Janet Mock on Beyoncé’s feminism.
Journals, articles, books & texts, on folklore, mythology, occult, and related -to- general anthropology, history, archaeology.
Some good and/or interesting (or hokey) ‘examples’ included for most resources.
tryin to organize & share stuff that was floating around onenote.
Journals (open access)
— Folklore, Occult, etc
- Culutural Analysis - folklore, popular culture, anthropology
— The Mythical Ghoul in Arabic Culture
- Folklore - folklore, anthropology, archaeology
— The Making of a Bewitchment Narrative, Grecian Riddle Jokes
- Incantatio - journal on charms, charmers, and charming
— Verbal Charms from a 17th Century Manuscript
- Oral Tradition
— Jewish Folk Literature, Noises of Battle in Old English Poetry
- Journal of Ethnology and Folkloristics
— Nani Fairtyales about the Cruel Bride, Energy as the Mediator between Natural and Supernatural Realms
- International Journal of Intangible Heritage
- Studia Mythologica Slavica (many articles not English)
— Dragon and Hero, Fertility Rites in the Raining Cave, The Grateful Wolf and Venetic Horses in Strabo’s Geography
- Folklorica - Slavic & Eastern European folklore association
— Ritual: The Role of Plant Characteristics in Slavic Folk Medicine, Animal Magic
- Esoterica - The Journal of Esoteric Studies
— The Curious Case of Hermetic Graffiti in Valladolid Cathedral
- The Esoteric Quarterly
- Mythological Studies Journal
- Luvah - Journal of the Creative Imagination
— A More Poetical Character Than Satan
- Transpersonal Studies
— Shamanic Cosmology as an Evolutionary Neurocognitive Epistemology, Dreamscapes
- Beyond Borderlands
- GOLEM - Journal of Religion and Monsters
— The Religious Functions of Pokemon, Anti-Semitism and Vampires in British Popular Culture 1875-1914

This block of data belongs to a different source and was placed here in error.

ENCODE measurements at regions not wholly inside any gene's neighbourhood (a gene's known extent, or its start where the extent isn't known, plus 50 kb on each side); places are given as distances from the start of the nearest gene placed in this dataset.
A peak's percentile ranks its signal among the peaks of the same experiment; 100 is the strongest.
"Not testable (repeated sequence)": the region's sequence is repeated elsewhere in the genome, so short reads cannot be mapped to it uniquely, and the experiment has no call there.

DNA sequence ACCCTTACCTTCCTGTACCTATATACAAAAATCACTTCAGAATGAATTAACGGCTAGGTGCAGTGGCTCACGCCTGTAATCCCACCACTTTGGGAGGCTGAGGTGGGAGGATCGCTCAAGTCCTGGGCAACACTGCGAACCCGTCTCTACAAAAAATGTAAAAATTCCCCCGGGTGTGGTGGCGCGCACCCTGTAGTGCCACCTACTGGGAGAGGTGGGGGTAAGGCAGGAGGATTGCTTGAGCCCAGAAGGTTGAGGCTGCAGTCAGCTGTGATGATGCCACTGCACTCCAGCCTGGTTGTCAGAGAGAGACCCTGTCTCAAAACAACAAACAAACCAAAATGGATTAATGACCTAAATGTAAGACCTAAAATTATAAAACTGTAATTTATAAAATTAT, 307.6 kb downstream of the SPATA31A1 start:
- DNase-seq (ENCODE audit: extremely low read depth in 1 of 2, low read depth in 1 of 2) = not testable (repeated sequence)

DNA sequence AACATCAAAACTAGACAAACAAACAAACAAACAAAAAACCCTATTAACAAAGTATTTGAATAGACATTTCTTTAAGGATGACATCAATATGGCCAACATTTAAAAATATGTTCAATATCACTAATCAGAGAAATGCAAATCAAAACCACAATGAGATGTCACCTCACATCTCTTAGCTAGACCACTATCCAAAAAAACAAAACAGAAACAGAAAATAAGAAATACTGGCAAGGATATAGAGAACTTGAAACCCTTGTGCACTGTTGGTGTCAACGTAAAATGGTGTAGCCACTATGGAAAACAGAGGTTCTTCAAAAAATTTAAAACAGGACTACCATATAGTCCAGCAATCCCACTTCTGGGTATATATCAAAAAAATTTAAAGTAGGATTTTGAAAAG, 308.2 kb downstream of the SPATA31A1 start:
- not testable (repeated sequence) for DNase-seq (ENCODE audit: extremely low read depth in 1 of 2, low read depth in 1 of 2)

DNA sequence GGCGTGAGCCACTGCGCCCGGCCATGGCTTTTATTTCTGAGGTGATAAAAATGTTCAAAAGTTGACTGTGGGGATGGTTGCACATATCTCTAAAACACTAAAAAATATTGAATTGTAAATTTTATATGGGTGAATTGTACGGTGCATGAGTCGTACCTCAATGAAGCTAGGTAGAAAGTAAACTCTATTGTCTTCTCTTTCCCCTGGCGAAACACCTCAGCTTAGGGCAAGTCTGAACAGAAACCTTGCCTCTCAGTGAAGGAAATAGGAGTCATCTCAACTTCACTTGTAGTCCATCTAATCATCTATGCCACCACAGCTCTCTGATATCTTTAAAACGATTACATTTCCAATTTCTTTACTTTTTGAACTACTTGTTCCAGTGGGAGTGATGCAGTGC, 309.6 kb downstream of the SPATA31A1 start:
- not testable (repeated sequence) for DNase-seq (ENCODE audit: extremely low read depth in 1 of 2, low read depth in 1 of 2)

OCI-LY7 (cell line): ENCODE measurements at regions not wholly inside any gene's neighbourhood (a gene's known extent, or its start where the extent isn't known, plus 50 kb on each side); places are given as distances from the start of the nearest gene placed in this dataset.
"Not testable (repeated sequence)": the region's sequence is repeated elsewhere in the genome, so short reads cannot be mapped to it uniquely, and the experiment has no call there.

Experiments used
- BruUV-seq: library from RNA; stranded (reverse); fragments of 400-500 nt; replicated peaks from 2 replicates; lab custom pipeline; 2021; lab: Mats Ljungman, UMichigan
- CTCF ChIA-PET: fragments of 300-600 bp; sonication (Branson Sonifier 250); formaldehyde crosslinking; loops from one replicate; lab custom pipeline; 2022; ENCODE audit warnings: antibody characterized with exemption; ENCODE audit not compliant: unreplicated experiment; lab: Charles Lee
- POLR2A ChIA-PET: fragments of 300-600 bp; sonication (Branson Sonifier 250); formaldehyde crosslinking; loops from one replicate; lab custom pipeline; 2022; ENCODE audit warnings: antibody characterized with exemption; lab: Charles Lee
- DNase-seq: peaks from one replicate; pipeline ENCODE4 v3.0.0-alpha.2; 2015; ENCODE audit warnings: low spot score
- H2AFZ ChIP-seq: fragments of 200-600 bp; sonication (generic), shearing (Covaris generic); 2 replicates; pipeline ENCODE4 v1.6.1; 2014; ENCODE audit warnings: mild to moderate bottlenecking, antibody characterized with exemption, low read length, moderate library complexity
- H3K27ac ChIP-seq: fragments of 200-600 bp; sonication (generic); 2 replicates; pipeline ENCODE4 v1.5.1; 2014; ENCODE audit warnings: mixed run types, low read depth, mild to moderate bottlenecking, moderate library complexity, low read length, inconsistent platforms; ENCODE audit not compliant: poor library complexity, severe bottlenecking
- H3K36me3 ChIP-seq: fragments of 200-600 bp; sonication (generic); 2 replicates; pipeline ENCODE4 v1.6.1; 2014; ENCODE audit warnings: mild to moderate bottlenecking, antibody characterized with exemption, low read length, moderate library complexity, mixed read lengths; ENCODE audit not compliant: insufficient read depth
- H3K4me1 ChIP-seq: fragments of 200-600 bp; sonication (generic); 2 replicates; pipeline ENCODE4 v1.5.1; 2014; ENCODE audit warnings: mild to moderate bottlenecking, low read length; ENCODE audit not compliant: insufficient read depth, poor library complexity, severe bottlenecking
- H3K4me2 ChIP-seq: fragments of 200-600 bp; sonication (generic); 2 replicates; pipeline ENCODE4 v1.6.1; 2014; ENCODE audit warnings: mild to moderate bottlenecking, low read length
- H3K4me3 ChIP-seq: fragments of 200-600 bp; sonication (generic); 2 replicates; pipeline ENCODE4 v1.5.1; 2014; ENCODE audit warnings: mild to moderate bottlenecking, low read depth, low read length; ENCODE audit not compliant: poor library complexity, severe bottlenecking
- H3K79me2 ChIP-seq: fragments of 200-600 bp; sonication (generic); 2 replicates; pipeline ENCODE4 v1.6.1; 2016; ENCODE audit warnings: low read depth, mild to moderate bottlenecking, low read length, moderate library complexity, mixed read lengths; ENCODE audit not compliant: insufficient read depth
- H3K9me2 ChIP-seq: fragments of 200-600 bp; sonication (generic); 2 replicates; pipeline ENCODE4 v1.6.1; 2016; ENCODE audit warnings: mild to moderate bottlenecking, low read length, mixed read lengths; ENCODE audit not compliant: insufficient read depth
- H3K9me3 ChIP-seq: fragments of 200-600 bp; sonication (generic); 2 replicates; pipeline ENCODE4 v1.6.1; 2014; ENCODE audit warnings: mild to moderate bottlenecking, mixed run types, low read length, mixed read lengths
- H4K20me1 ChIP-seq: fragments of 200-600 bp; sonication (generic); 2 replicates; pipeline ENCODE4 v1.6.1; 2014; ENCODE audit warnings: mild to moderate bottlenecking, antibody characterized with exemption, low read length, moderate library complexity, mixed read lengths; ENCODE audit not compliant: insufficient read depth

- Correspondences - Online Journal for the Academic Study of Western Esotericism
— Kriegsmann’s Philological Quest for Ancient Wisdom
— History, Archaeology
- Adoranten - pre-historic rock art
- Chitrolekha - India art & design history
— Gomira Dance Mask
- Silk Road
— Centaurs on the Silk Road: Hellenistic Textiles in Western China
- Sino-Platonic - East Asian languages and civilizations
— Discursive Weaving Women in Chinese and Greek Traditions
- MELA Notes - Middle East Librarians Association
- Didaskalia - Journal for Ancient Performance
- Ancient Narrative - Greek, Roman, Jewish novelistic traditions
— The Construction of the Real and the Ideal in the Ancient Novel
- Akroterion - Greek, Roman
— The Deer Hunter: A Portrait of Aeneas
- Greek, Roman and Byzantine Studies
— Erotic and Separation Spells, The Ancients’ One-Horned Ass
- Roman Legal Tradition - medieval civil law
— Between Slavery and Freedom
- Phronimon - South African society for Greek Philosophy and the Humanities
— Special Issue vol. 13 #2, Greek philosophy in dialogue with African+ philosophy
- The Heroic Age - Early medieval Northwestern Europe
— Icelandic Sword in the Stone
- Peregrinations - Medieval Art and Architecture
— Special Issue vol. 4 #1, Mappings
- Tiresas - Medieval and Classical
— Sexuality in the Natural and Demonic Magic of the Middle Ages
- Essays in Medieval Studies
— The Female Spell-caster in Middle English Romances, The Sweet Song of Satan
- Hortulus - Medieval studies
— Courtliness & the Deployment of Sodomy in 12th-Century Histories of Britain, Monsters & Monstrosities issue, Magic & Witchcraft issue
- Annual of Medieval Studies at CEU
- Medieval Archaeology
— Divided and Galleried Hall-Houses, The Hall of the Knights Templar at Temple Balsall
- Medieval Feminist Forum
— multiculturalism issue; Gender, Skin Color and the Power of Place … Romance of Moriaen, Writing Novels About Medieval Women for Modern Readers, Amazons & Guerilleres
- Quidditas - medieval and renaissance
- Medieval Warfare
- The Viking Society - ridiculous amount of articles from 1895-2011
Journals (limited free/sub/institution access)
- Al-Masaq - Journal of the Medieval Mediterranean
— Piracy as Statecraft: The Policies of Taifa of Denia, free issue
- Mythical Creatures of Europe - article + map
- Folklore - limited free access
— Volume 122 #3, On the Ambiguity of Elves
- Digital Philology - a journal of medieval cultures